A photo illustration of a tree wearing a sweat band.
(Ross May / Los Angeles Times; Getty Images)

8 exhilarating (and free!) outdoor workout spots in L.A.

Of the many things the pandemic has forced Americans to rethink is the Western ritual of “going to the gym.” Driving to an indoor facility to grasp equipment and thrash about in stale air just isn’t what it used to be.

In its place: sunlight, oxygen and the electro-charged surface of the Earth. This shift, along with studies about the benefits of exercising outside, got us thinking:

Where are the best places in L.A. to breathe, move and sweat for free while absorbing a little Vitamin D? Which L.A. parks have exercise equipment? What are the best outdoor spots for doing squats and push-ups?

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We wanted to offer up more than hikes (though we have plenty of recommendations for those). And while the air is getting chillier, here in SoCal, the winter months are hardly an exercise deterrent. The only thing between you and an outdoor sweat-sesh is your front door.

Which exercises should you do at the following sites, you ask? Try one of each: a lower body push (a squat, lunge or jump), an upper body push (push-up, shoulder press, dip), an upper body pull (pull-up, row, curl) and a core movement (plank, crunch, twist). Perform as many as you can of each, for three rounds. Beginners should start slowly, adding on more reps as they build strength and endurance.

Anything is better than nothing. Movement is medicine. And remember: Cavorting outside is what our bodies are designed to do.

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Overhead shot of a large playground
(GameTime, a PlayCore company)

Ken Malloy Harbor Regional Park

Harbor City Park
Of the 90 L.A. parks that have fitness equipment (here’s the full list from City of Los Angeles Department of Recreation and Parks), this Harbor City spot is the cream of the crop.

Its exercise area has dip bars, a trapeze rack with hanging gymnastics rings and a few simple machines that use bodyweight as resistance. I love the array of pull-up bars here, which allow those who are unable to do a pull-up (palms facing away from you) or chin-up (palms facing you) to place their feet on a nearby bar and do supine rows instead. If rows are too hard, a simple bar hang can improve strength, flexibility and spine and shoulder health. Bonus: There’s an obstacle course for kids that includes ropes and flexible ladders.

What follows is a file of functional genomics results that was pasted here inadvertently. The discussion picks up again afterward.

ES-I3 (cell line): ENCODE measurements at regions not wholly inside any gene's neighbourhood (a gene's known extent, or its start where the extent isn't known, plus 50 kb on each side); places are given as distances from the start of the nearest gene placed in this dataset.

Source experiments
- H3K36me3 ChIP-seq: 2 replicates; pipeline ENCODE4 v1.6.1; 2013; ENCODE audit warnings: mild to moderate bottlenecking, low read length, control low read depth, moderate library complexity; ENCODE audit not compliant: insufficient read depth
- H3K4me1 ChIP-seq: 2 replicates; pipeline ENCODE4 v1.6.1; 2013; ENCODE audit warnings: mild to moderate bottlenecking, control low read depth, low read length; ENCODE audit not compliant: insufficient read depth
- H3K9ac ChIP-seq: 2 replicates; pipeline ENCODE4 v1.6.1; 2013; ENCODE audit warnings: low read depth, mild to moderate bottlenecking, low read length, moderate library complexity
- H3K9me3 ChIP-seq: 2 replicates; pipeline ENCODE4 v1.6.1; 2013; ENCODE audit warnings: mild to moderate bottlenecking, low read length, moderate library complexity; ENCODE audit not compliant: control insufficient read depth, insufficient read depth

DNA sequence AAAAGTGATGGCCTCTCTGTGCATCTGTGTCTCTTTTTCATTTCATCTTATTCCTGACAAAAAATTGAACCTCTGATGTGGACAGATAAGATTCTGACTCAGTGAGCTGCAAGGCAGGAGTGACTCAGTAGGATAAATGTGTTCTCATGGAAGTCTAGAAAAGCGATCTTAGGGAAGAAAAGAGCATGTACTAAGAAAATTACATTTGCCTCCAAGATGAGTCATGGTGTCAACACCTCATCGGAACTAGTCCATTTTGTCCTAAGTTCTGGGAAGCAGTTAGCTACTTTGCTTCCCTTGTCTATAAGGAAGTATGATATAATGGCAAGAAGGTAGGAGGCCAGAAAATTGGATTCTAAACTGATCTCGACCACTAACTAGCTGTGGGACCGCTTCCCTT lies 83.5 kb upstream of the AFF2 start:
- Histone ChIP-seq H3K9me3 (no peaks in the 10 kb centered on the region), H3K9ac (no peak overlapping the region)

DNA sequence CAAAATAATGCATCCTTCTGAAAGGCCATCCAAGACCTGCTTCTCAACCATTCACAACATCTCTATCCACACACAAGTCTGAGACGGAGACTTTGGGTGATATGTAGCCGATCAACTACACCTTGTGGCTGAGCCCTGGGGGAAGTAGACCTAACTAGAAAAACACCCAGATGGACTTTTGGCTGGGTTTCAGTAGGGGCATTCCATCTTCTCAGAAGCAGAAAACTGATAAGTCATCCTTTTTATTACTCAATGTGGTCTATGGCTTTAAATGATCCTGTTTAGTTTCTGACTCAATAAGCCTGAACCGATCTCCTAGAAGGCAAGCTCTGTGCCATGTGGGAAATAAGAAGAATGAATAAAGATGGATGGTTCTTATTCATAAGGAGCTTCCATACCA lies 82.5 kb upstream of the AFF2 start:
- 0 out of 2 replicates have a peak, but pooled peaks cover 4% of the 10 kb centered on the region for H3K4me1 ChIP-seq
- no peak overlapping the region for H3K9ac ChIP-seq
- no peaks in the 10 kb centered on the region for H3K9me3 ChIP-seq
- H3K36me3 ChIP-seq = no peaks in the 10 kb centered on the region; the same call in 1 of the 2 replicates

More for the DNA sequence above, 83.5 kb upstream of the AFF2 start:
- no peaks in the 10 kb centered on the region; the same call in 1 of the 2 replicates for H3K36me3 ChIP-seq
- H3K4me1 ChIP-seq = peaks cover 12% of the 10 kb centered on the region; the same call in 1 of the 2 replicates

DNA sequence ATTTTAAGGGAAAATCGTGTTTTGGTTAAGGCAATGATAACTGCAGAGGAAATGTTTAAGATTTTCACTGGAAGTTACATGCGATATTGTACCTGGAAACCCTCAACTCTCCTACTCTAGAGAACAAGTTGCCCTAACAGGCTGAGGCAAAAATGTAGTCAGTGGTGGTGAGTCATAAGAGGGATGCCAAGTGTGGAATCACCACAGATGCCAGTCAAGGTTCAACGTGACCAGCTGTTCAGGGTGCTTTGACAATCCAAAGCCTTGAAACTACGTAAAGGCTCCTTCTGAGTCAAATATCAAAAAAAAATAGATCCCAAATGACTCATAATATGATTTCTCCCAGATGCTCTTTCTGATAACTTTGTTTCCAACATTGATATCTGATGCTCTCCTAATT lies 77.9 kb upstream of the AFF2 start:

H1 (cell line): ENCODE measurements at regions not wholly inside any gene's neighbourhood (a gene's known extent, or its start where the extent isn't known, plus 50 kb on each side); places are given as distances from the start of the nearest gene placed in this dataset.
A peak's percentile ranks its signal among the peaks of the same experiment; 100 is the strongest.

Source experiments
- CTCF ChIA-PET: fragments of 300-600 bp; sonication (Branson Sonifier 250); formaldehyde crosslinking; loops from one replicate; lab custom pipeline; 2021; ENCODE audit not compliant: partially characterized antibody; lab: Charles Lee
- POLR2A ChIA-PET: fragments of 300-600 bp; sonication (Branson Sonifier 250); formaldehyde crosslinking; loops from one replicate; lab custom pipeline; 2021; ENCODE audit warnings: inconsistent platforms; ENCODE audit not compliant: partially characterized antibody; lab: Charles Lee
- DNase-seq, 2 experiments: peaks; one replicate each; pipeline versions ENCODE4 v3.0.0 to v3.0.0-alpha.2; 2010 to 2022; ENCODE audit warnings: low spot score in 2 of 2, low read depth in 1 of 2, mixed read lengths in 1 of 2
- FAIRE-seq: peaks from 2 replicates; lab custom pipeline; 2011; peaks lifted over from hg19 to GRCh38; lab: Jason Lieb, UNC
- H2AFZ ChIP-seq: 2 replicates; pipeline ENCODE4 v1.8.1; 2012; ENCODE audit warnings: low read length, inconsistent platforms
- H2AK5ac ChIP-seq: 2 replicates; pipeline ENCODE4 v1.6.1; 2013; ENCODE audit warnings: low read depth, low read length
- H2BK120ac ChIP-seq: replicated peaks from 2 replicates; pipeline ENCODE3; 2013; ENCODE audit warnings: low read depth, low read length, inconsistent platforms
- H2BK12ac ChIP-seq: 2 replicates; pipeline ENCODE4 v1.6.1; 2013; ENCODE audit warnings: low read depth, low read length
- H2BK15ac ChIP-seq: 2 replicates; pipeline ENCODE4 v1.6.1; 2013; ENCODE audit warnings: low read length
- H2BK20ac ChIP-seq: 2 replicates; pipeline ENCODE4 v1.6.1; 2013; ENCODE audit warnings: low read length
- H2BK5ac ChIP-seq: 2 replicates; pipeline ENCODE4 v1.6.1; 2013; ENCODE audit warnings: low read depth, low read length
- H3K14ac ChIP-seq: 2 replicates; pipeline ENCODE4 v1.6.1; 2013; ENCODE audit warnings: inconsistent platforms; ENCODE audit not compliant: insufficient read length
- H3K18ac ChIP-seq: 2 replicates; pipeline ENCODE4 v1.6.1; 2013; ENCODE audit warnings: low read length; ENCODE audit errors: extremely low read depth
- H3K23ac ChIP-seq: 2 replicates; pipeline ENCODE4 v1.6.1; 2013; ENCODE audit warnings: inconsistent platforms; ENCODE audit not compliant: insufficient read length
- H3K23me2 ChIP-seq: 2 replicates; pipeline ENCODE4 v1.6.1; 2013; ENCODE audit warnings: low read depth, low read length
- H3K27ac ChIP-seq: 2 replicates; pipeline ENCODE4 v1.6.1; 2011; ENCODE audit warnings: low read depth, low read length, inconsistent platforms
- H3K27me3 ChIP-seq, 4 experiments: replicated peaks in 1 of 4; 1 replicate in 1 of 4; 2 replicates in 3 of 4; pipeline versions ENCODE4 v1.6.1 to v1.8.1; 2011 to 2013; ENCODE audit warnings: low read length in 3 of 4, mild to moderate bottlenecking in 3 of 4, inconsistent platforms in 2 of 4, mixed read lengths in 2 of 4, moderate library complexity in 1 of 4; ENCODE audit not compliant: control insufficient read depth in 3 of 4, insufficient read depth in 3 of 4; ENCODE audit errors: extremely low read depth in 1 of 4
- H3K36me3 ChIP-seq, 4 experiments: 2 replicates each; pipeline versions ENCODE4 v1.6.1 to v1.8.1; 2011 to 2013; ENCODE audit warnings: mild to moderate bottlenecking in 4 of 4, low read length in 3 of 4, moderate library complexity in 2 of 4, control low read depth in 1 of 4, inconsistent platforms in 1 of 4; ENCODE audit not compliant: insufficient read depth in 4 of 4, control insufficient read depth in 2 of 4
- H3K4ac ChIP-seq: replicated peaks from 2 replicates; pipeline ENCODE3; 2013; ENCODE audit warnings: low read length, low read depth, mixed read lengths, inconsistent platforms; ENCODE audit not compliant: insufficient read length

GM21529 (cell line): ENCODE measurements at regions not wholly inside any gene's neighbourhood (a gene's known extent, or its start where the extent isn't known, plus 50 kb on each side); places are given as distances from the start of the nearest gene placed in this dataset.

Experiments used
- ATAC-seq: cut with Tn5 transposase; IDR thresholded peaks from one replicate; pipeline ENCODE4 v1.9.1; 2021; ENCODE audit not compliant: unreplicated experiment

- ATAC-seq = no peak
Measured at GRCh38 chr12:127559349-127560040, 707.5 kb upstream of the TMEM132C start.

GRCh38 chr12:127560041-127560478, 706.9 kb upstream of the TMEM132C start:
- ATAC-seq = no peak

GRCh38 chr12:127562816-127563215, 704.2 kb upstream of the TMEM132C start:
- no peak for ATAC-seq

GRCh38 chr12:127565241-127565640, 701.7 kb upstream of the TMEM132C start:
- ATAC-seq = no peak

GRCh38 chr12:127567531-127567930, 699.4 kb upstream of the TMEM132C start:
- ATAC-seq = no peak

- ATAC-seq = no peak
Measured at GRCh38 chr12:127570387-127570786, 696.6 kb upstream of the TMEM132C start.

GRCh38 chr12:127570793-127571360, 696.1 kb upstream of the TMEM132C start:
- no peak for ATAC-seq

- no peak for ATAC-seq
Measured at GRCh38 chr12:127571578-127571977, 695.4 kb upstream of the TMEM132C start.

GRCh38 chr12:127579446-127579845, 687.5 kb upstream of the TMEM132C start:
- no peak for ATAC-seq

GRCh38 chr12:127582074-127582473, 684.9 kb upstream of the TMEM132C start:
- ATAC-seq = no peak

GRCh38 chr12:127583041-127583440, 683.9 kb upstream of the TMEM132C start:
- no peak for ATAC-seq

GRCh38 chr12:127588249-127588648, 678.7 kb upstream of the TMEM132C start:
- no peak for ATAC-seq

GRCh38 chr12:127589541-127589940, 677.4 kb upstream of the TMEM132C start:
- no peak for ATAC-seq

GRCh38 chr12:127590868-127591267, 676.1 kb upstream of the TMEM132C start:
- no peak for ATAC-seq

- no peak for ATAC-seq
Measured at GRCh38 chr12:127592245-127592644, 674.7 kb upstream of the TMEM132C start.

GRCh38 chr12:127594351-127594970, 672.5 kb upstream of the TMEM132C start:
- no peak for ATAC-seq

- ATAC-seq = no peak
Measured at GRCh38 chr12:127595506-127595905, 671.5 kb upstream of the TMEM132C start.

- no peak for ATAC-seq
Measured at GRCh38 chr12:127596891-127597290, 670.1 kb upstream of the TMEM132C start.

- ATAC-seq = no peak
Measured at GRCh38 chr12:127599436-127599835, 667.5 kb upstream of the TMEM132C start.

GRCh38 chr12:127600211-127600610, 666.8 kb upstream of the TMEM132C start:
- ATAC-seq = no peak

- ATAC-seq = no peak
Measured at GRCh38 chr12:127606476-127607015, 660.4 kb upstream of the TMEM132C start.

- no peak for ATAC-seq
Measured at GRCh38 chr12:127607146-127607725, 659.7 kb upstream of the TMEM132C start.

Covering 231 acres and filled with more than 300 bird species (and their accompanying soundtrack), the park grounds are a great place for a warm-up stroll before you get started.
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The steep sand dune of Sand Dune Park.
(Michael McKnight)

Sand Dune Park

Manhattan Beach Park
Trudging up this 45-degree mountain of shifting sand isn’t for the faint of heart. If you reach the top and you’re not breathing like a disco-era prank caller, you deserve a medal. Over the years, I’ve seen some of L.A.’s most prominent professional athletes sprinting up the dune. Too rich for my blood!

By which I mean: Don’t take this one on without a certain baseline level of fitness.

Using the dune isn’t free, but it’s close. Manhattan Beach residents pay $1, nonlocals pay $3 and everyone has to sign up first. It’s in a residential neighborhood, so respect posted signs and residents’ driveways when parking. When exercising, only play music when wearing headphones.
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A man does a handstand on workout bars at Muscle Beach.
(Jason Armond / Los Angeles Times)

The sand pit at Muscle Beach Venice

Venice Outdoor gym
The iconic outdoor gym where the 1970s bodybuilding craze began has reopened after a thorough refurbishment. It’s not free (a day pass costs $10, a week of visits is $50), but the “sand pit” just west of it is.

Here, spread across the soft sand, is an assortment of sunlit steel apparatus where pushes, pulls and presses are all possible. There’s a balance beam and climbing ropes too. During hotter seasons, cool off with a dip in the ocean, which is just steps away.
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A look out from the top of a staircase shows a view of L.A,
(Michael McKnight)

Culver City Stairs (officially known as the Baldwin Hills Scenic Overlook)